Lack of mental health care for son
CARMEL is a down to earth mother whose son is sick. Like most mothers she just wants the best for her 17-year-old at his time of dire need.
She knew instinctively when her boy took a turn for the worst.
Even after her GP diagnosed him with depression, her concerns were not allayed. When he swallowed 14 pills, the Maryborough mum took emergency action.
In the space of a day she saw a counsellor, a psychiatrist and had her son admitted to Maryborough Hospital until he could be moved to Brisbane for specialist treatment.
“He was going downhill fast that day. I knew there was something drastically wrong with him.” .
While she appreciated the hospital’s efforts to accommodate her son at short notice, she was struck by an apparent dearth of services.
“I worked at the hospital when I left school. Maryborough was a great hospital. But they’ve just taken everything away. It’s disgraceful.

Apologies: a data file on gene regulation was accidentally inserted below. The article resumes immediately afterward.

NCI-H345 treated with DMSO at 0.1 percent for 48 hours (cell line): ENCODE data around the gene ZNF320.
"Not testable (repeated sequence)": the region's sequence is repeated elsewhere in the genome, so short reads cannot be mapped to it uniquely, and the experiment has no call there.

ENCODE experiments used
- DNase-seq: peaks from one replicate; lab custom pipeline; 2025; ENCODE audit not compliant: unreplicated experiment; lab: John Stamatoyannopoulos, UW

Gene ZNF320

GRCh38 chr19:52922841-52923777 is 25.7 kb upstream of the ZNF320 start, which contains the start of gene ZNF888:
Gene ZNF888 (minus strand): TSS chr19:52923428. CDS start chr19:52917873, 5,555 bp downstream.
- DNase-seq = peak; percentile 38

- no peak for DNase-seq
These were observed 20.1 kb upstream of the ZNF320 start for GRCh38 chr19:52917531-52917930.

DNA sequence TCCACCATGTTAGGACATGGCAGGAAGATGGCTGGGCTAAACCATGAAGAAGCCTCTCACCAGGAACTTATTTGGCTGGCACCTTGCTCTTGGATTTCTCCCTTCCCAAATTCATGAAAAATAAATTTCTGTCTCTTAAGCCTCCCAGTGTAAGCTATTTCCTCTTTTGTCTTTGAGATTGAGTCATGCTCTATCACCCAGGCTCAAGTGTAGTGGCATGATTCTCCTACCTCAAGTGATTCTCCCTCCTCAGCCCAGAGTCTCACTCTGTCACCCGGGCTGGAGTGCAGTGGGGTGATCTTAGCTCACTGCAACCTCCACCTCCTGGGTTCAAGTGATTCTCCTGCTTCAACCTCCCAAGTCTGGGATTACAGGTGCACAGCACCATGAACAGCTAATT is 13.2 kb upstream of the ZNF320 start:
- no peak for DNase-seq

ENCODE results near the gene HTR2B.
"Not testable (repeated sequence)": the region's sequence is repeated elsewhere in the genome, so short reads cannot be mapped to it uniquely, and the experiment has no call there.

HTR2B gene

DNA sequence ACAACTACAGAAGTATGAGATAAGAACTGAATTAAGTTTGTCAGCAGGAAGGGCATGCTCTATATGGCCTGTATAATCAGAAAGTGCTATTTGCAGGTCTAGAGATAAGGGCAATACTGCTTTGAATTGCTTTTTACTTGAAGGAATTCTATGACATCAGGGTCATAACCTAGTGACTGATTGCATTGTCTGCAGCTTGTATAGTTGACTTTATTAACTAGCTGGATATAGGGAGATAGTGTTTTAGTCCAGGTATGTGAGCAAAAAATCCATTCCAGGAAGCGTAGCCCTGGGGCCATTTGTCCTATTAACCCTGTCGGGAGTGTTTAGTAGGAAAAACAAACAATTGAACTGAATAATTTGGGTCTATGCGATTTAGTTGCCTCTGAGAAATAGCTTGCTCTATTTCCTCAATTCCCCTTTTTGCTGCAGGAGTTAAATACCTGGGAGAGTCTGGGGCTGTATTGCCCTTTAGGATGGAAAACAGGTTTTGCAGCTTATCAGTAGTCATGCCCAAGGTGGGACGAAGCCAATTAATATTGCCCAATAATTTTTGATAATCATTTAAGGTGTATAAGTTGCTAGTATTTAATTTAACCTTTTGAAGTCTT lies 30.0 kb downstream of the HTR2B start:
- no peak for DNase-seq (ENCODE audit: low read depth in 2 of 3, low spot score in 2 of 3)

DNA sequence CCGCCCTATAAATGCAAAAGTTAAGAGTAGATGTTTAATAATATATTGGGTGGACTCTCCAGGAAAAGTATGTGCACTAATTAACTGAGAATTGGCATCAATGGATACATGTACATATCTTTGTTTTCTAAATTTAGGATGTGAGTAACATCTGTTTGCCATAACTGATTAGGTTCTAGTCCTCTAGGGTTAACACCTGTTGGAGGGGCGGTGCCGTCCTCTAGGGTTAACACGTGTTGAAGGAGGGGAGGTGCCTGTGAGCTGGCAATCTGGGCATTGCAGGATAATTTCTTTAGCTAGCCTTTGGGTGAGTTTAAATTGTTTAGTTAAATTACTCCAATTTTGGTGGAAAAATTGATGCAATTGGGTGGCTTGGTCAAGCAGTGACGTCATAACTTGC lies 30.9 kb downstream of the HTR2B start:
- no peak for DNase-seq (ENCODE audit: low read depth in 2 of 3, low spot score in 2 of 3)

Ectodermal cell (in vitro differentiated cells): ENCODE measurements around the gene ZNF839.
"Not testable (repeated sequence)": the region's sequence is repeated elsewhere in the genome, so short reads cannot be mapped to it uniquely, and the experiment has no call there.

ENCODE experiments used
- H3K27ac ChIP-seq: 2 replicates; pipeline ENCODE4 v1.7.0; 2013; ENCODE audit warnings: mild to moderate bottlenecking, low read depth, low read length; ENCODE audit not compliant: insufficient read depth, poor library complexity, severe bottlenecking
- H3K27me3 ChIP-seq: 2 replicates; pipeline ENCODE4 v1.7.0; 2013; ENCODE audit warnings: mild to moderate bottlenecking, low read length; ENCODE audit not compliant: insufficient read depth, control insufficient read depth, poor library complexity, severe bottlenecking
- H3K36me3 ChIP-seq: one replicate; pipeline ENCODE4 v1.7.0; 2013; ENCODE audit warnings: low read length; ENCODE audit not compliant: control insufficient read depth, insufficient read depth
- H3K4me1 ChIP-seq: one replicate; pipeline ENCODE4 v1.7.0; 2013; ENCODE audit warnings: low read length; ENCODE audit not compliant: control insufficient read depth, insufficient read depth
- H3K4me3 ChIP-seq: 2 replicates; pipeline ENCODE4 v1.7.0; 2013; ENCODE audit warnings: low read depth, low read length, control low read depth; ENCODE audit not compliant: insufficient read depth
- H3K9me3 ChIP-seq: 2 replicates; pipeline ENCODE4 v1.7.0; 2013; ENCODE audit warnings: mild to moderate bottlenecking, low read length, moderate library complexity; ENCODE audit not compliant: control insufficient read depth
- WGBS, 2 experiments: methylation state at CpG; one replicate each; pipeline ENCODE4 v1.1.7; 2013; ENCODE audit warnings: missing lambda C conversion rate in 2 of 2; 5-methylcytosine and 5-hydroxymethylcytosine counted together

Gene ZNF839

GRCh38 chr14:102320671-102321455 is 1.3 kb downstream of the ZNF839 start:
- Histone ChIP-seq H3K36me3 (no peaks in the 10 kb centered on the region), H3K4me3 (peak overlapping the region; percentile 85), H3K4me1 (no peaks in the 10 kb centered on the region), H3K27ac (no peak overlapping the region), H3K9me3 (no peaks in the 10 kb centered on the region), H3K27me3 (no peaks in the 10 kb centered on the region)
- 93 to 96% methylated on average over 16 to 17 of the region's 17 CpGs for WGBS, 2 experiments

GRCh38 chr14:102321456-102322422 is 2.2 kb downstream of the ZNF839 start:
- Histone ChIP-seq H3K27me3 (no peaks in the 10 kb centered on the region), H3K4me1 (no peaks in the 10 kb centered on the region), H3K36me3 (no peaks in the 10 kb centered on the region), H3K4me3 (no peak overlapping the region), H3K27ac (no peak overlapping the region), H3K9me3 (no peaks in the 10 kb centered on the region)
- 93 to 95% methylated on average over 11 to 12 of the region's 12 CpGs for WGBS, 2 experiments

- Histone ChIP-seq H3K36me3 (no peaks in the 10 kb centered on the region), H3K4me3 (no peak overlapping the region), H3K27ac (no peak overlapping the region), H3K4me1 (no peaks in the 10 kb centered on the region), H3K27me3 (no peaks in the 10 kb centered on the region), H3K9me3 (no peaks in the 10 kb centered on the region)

“It’s just not catering for anyone at the moment.”
Carmel says she was told there were no inpatient beds at Hervey Bay and just the one adult ward at Maryborough Mental Health Unit.
The Fraser Coast Mental Health Service, in fact, provides acute inpatient care for the treatment of mental illness, with 14 mental health beds based at Maryborough Hospital.
There are adult community mental health teams based at both Maryborough and Hervey Bay, as well as child and youth mental health community teams.
Carmel has written a letter describing her experience, which Maryborough MP Chris Foley has promised to deliver to Health Minister Paul Lucas.
“There is not enough known about mental health,” Carmel says.
Wide Bay health service chief Beth Norton said yesterday that any member of the community could seek treatment from the mental health service.
“Voluntary and involuntary assessments are not subject to a waiting list,” she said. “The service operates under a triage system whereby people are prioritised according to their current situation.
“Some services are highly specialised and require patients to be transferred so they can access the most appropriate care. To this end, specialist child and youth inpatient beds are provided at the Royal Brisbane and Women’s Hospital.”